University will shift to a new, revised English curriculum fall 2021

The English department is combining its three majors into one major with multiple concentrations starting fall 2021.

The English department is combining its three majors into one major with multiple concentrations starting fall 2021.

In November 2020, the English department completed their plan to change the current English curriculum. The new, revised curriculum will be effective starting fall 2021.

The English department last revised its curriculum in 2010. That revision split the single major into three separate majors ― linguistics, literature, and writing. The current revision is once again combining these three separate majors into one major, so that courses will be grouped by concentration rather than by major. Students can specialize in more than one concentration if they so choose. 

Additionally, some course numbers, titles and content have changed. For instance, ENGL 330 Hermeneutics will become ENGL 290 Ways of Reading. A few new courses have been added as well. ENGL 368 Writing for Children and Young Adults is one example.

The English department expects that the altered curriculum will accomplish multiple goals, such as aligning the curriculum better with the new core, providing more staffing flexibility, reducing the overall number of English courses, and helping students by creating a more intuitive, transfer-friendly, and flexible English experience. 

Karen Saupe, English department chair and director of the Rhetoric Center, believes that more overlap between linguistics, literature, and writing will foster a stronger community among English students and help them strengthen their studies and elevate their skills. 

“The reality is that writing majors need to read a lot and pay attention to how language works; literature majors have a richer experience of literature when they study language and develop their own writing skills, and linguistics students understand language more fully when they encounter it in multiple dimensions,” she said.

The new English major has three introductory courses common to all the concentrations: ENGL 260 The Craft of Writing, ENGL 270 Introduction to Linguistics, and ENGL 290 Ways of Reading. From there, students can choose to concentrate in linguistics, literature, or writing, or select a general concentration that incorporates all of them. There will also be four english minors in these categories.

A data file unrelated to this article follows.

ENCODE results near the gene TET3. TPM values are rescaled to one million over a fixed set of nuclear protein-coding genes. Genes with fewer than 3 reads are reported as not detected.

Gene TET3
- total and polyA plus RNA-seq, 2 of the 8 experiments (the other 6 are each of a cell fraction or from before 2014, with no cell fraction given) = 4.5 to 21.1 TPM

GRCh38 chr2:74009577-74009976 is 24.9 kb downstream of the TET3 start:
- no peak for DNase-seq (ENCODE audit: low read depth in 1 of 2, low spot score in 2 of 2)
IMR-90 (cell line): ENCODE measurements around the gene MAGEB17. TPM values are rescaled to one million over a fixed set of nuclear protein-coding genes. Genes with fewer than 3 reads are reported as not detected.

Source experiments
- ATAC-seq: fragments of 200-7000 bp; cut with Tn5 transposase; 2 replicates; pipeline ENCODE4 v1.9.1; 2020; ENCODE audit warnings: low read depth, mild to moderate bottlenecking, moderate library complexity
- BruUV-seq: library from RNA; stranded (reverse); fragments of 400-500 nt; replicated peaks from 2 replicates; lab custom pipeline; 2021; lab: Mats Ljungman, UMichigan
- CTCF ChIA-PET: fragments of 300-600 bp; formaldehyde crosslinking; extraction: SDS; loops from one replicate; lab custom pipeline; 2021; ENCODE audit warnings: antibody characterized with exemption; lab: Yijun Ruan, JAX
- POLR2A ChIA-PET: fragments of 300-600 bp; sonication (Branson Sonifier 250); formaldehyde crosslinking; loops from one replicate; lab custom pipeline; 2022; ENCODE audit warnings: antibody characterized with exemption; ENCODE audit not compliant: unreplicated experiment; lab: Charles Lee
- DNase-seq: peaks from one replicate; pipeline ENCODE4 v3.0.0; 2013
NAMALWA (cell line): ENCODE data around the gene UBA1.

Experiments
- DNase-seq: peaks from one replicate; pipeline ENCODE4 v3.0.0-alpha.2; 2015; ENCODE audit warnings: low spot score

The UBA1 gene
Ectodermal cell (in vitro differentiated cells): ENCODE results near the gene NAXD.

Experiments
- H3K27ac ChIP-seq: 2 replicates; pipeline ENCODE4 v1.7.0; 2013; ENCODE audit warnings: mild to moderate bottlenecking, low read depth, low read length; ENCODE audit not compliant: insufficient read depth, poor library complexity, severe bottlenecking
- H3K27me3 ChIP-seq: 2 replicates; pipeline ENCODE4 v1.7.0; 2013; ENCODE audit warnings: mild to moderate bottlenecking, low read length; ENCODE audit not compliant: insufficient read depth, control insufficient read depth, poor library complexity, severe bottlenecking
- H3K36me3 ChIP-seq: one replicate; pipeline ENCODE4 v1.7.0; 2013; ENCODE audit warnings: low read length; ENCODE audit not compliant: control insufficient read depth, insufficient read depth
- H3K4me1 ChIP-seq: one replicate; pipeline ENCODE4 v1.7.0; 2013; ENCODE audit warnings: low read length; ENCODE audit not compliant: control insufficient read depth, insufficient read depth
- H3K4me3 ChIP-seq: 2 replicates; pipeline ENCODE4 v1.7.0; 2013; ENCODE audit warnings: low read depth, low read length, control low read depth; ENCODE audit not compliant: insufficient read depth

The linguistics concentration will require six foundational linguistics courses plus one particular sub-specialization in either language, english as a second language (ESL), computer science, speech pathology and audiology (SPAUD), or literature and writing. The sub-specialization will enable majors to apply their linguistic knowledge in a practical manner. 

The literature concentration will contain ten literature courses. The new literature courses will be grouped into broad categories with an additional title attached. Students can repeat courses within a category. For example, a student could take both Advanced Studies in a Major Author: Milton and Advanced Studies in a Major Author: Shakespeare. 

The writing concentration will feature two creative writing courses, two professional writing courses, three literature courses, and three electives, with one being an additional writing course. 

The general concentration will ask students to complete a second course in each of the other three categories, plus seven more english courses of their choice. 

Despite the significant changes, the new curriculum will retain elements from the old curriculum. The major still includes a mandatory experiential learning element in the form of an internship or honors thesis, as well as a senior seminar “to help majors look beyond college to think about how their major will continue to shape their lives,” according to Saupe.

Prospective majors and current students interested in the new curriculum are encouraged to visit the English department office in the Covenant Fine Arts Center or contact Saupe for more information.